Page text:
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Intercompany Lease of Property under Capital/Sale-Type Lease (Contd.)Example 8.6: (Contd.)

Consolidated FS-Intercompany Transactions


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Intercompany Lease of Property under Capital/Sale-Type Lease (Contd.)Example 8.6: (Contd.)

  • a. ($36,506/6)

  • b. Closing entry

  • c. ($36,506/6)

  • d. Closing entry

  • e. ($36,506/6)

  • f. Closing entry

  • g. ($36,506/6)

  • h. Closing entry

  • i. ($36,506/6); Adjusted $1 for rounding.

  • j. Closing entry

  • k. ($36,506/6);Adjusted $1 for rounding.

  • l. Closing entry

Consolidated FS-Intercompany Transactions


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Intercompany Lease of Property under Capital/Sale-Type Lease (Contd.)Example 8.6: (Contd.)

  • Partial working paper eliminations (in journal entry format) for the consolidated financial statements for year 2001 and year 2002 are as follows (note: intercompany interest revenue and intercompany interest expense are self-eliminated on the same line of the income statement section of the working paper for consolidated financial statements):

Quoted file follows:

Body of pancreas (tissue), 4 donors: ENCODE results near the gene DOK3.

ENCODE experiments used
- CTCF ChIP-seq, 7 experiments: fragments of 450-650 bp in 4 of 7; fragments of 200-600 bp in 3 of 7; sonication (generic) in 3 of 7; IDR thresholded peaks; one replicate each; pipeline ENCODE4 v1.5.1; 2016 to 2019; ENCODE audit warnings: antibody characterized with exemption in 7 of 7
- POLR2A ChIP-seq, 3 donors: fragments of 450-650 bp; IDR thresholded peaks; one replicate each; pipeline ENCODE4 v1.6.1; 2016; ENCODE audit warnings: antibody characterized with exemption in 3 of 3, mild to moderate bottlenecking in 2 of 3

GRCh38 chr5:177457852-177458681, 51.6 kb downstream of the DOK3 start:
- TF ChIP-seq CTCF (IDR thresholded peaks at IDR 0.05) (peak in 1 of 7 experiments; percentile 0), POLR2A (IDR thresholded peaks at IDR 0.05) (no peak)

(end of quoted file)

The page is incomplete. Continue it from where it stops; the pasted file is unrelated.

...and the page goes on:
Consolidated FS-Intercompany Transactions


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Intercompany Lease of Property under Capital/Sale-Type Lease (Contd.)Example 8.6: (Contd.)

  • PALM CORPORATION AND SUBSIDIARY

  • Partial Working Paper Eliminations

  • December 31, 2001

Consolidated FS-Intercompany Transactions


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Intercompany Lease of Property under Capital/Sale-Type Lease (Contd.)Example 8.6: (Contd.)